Network: These new skills, attitudes, and connections follow SISMAT students back to their own schools. “I’ve got lots to take back home, including things to tell my professors,” notes Dalaa Al Qahtani of the American University of Kuwait.
And it’s through the connections to the students’ home institutions, says Locasto, that some of the benefit of hosting the program each year accrues to Dartmouth.
“We’re in the fourth year of the program,” he points out. “As SISMAT alumni move into graduate studies, and later into professional lives, whether in academia, government service, or industry, they remain part of a network that connects them—and their colleagues—directly to Dartmouth.”
Susan Simon, media learning technologist at the Jones Media Center, leads high school students in a session of Dartmouth’s Security, Technology, and Society camp. (photo by Joseph Mehling ’69 )
Next Generation: But how do young people discover cyber security as an interesting field of study and practice?
For 10 teenaged students representing eight different high schools (in Japan, Massachusetts, Vermont, and New Hampshire), a week at Dartmouth opened that door, introducing participants to “current interdisciplinary research in cyber security and privacy with regard to information sharing technologies and the implications they have on our lives,” according to Suzanne Thompson, the ISTS high school summer program director and a research scientist at Dartmouth Medical School’s Norris Cotton Cancer Center.
The high schoolers—equipped with iPad IIs for the week—took part in “hands-on and interactive activities, augmented with field trips and guest speakers focusing on the human interaction in social computing, digital forensics, economic models, mobile sensors, and informatics in healthcare systems.” They were mentored by Lead Instructor Gabriel Weaver, a computer science doctoral student in security, and a team of Dartmouth graduate students and postdoctoral researchers.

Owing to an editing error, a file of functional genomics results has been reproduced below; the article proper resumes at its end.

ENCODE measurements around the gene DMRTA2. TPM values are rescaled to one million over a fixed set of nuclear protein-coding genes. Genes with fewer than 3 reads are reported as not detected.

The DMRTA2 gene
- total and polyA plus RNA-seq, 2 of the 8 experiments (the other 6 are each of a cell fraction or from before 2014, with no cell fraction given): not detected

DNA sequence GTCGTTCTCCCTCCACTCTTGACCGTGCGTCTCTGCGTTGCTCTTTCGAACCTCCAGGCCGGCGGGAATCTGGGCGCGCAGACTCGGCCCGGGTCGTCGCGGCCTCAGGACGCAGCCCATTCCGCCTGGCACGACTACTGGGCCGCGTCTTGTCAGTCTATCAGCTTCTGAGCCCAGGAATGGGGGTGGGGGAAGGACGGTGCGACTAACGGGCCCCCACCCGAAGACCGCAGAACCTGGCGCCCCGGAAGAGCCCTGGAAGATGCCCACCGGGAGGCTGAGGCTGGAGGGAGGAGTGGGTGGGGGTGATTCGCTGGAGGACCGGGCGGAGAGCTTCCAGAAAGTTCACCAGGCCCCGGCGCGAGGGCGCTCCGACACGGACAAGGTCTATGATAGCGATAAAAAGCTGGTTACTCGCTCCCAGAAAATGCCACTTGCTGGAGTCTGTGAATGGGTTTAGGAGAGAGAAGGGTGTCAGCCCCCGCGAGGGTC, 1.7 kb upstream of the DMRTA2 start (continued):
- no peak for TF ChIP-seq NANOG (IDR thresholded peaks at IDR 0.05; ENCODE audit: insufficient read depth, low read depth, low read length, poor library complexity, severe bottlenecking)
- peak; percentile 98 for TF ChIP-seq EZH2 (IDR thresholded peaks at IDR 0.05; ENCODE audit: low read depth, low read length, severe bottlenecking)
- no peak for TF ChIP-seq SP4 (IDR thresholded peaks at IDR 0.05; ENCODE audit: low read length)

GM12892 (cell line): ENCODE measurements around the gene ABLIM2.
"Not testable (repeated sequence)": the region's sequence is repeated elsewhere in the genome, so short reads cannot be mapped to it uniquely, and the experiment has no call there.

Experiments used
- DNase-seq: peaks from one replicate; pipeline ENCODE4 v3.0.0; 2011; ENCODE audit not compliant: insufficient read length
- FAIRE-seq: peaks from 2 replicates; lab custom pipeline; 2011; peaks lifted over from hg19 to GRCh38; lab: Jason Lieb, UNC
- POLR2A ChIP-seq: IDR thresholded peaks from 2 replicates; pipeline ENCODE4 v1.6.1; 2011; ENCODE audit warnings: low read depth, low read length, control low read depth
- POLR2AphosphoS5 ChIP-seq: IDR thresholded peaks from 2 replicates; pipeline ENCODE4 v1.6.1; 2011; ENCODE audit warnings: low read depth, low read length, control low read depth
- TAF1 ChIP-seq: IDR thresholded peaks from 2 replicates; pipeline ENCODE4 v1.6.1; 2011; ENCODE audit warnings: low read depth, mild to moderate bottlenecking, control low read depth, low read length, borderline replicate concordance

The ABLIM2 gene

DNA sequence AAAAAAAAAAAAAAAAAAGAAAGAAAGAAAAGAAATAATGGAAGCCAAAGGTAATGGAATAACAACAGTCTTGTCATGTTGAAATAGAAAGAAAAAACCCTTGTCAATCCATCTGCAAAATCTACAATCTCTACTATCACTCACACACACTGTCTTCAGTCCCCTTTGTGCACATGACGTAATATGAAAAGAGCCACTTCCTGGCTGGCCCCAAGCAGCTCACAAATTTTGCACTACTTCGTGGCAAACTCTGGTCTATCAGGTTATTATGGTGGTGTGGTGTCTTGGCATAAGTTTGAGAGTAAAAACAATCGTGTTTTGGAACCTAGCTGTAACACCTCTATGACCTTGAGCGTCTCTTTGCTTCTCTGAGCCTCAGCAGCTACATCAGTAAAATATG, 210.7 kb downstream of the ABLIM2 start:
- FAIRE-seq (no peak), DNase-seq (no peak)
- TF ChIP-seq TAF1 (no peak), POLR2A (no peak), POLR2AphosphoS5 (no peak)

Follow the trail: Begin with a photo of a birthday cake posted to Twitter and follow it all the way to a home street address.
That was one outcome of a camp activity led by ISTS research fellow and camp session leader Jacob Sorber. “The goal of my activity was to show the students how the use of technology leaves digital traces that people rarely think about.”
Beyond the possible wake-up call for less savvy tech users, “a secondary goal was to expose the students to a somewhat less conventional career option for those with security interests and skills: digital forensic investigator.”
Support structure: In addition to ISTS, the camp received content and logistical support from faculty and researchers associated with the Trustworthy Information Systems for Healthcare (TISH) project funded by the National Science Foundation (NSF), the Center for Digital Strategies at the Tuck School of Business, the Department of Computer Science, Dartmouth-Hitchcock Medical Center, and the Norris Cotton Cancer Center.
Shaping the future: The work of ISTS builds on a deep tradition of computer science at Dartmouth. And with cutting-edge research underway in areas such as machine learning, mobile sensing, computational biology, digital arts (including music and humanities), as well as security studies, Dartmouth continues to shape the field.
High school students attending Dartmouth’s 2011 Security, Technology, and Society camp were introduced to the study and practice of cyber security. Camp staff and faculty (back row, from left): Gabriel Weaver, computer science PhD candidate and lead instructor, and Suzanne Thompson, program director. Front row, from left: Ann Perbohner, physical sciences librarian, Juhee Kwon, ISTS postdoctoral research fellow, and Melanie Pastuck ’11, camp mentor. (photo courtesy of ISTS)